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Health Care Justice

Take a stand against unnecessary death due to homelessness on National Homeless Persons’ Memorial Day. Click here to learn about what you can do.

Poor health is both a cause and a result of homelessness. Many people are reduced to homelessness because of poor health, which can rapidly escalate into employment problems, financial difficulties, and housing issues (over half of personal bankruptcies in the US result from health issues). Homeless persons also suffer from multiple health problems at a much higher rate than the general population with increased exposure to the elements, disease, violence, unsanitary conditions, malnutrition, stress, and addictive substances. Additionally, conditions which require regular, uninterrupted treatment, such as tuberculosis and HIV/AIDS, are extremely difficult to treat or control among those without adequate housing.

NCH believes that everyone should have access to adequate and affordable health care. Visit the links on this page to learn more about NCH’s Health Care Justice public policy recommendations, action alerts, and research.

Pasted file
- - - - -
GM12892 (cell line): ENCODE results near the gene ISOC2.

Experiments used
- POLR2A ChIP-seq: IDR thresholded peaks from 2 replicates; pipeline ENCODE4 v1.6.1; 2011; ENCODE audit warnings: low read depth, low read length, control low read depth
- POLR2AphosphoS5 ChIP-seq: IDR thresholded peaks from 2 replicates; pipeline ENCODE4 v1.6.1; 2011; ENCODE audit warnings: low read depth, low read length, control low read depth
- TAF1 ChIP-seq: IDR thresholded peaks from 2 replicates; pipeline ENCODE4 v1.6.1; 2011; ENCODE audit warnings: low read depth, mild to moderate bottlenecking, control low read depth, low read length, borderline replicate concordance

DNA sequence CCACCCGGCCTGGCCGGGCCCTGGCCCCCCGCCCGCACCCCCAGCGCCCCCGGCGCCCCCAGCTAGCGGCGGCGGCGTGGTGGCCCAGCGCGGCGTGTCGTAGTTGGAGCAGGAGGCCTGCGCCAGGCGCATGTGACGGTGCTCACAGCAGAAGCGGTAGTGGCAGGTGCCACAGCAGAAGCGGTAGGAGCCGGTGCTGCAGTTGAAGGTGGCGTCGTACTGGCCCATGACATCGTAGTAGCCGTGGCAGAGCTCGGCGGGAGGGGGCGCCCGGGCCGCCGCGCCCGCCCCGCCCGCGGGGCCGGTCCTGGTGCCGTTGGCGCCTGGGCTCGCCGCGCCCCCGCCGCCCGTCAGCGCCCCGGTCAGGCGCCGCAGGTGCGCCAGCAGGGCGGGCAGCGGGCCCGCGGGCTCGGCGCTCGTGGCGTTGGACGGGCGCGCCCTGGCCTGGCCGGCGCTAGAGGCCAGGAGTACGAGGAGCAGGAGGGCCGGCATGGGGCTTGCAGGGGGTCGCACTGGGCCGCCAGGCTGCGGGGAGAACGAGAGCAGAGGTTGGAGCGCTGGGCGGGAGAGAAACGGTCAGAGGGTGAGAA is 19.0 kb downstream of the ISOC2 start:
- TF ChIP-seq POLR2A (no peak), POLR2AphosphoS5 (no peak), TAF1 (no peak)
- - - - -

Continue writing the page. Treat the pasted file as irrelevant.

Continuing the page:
See our health care partner National Care for the Homeless Council for more information.


Universal Health Care:
Homeless people suffer from multiple health problems at a rate far higher than the general U.S. population, yet 55 percent have no medical insurance. Once people become homeless, they have shorter life spans than housed persons, and are three or four times more likely to die prematurely due at least in part to untreated medical problems. NCH will be working with homeless and health care advocacy partners to ensure that the Obama Health Care Plan guarantees access and eliminates all financial barriers to comprehensive health services for all Americans.

Homeless Access to Recovery and Treatment:
The Homeless Access to Recovery through Treatment (HART) Act (H.R. 4129 in the 110th Congress) strengthens substance abuse and mental health services and extends their reach to persons experiencing homelessness by improving mainstream and targeted homeless programs of the federal Substance Abuse and Mental Health Services Administration (SAMHSA). Homelessness presents serious barriers to treatment for behavioral health conditions. People experiencing homelessness present complex challenges for which most mainstream providers are ill-equipped or untrained.

National Coalition for the Homeless
2201 P Street NW
Washington, DC 20037-1033

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Page last modified: June 24, 2013

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